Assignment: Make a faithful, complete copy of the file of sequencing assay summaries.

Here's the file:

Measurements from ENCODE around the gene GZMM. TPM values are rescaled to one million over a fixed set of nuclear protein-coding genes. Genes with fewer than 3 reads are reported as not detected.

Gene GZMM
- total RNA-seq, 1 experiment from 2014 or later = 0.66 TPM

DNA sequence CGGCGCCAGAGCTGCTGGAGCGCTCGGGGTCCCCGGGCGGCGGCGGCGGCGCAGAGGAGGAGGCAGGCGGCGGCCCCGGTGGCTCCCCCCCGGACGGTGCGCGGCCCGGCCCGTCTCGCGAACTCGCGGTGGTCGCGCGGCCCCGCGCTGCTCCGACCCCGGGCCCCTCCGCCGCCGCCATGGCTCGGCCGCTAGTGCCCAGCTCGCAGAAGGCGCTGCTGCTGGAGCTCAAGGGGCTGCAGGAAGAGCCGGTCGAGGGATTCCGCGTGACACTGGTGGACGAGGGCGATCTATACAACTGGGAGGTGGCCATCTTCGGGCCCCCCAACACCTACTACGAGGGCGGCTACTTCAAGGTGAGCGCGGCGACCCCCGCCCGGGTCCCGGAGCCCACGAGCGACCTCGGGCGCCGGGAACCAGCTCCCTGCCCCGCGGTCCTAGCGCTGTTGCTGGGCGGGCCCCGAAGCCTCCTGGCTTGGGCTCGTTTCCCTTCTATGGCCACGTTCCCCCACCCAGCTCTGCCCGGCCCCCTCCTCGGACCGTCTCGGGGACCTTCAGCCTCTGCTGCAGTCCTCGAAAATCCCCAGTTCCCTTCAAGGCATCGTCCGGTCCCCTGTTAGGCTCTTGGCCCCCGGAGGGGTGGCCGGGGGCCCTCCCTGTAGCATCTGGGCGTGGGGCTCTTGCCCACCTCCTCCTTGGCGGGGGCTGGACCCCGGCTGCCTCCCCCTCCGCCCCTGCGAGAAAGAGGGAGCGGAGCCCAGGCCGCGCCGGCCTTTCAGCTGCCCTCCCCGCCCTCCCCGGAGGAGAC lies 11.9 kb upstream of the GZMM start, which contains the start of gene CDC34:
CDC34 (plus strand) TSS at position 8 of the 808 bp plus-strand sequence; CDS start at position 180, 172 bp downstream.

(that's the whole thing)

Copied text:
Measurements from ENCODE around the gene GZMM. TPM values are rescaled to one million over a fixed set of nuclear protein-coding genes. Genes with fewer than 3 reads are reported as not detected.

Gene GZMM
- total RNA-seq, 1 experiment from 2014 or later = 0.66 TPM

DNA sequence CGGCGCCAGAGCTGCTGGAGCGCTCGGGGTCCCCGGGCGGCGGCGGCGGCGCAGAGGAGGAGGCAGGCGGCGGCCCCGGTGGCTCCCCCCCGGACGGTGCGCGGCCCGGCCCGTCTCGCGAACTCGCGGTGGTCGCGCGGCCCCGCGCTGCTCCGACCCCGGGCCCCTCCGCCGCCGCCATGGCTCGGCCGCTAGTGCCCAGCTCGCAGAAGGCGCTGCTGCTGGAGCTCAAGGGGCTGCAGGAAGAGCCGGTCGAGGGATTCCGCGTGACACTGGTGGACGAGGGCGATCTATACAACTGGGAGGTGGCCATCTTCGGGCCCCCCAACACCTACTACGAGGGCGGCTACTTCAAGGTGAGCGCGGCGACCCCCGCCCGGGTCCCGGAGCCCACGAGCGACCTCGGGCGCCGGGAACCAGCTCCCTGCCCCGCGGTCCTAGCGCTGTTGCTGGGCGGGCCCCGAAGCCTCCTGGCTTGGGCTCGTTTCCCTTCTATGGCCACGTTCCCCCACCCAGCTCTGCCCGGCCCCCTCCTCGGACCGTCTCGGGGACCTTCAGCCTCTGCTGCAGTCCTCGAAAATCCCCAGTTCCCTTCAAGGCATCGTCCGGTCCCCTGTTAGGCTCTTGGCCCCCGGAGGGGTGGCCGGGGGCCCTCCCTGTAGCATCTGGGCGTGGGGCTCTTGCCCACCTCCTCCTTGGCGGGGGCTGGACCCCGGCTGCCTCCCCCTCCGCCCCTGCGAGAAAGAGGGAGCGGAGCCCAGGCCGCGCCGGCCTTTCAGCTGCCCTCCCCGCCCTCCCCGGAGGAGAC lies 11.9 kb upstream of the GZMM start, which contains the start of gene CDC34:
CDC34 (plus strand) TSS at position 8 of the 808 bp plus-strand sequence; CDS start at position 180, 172 bp downstream.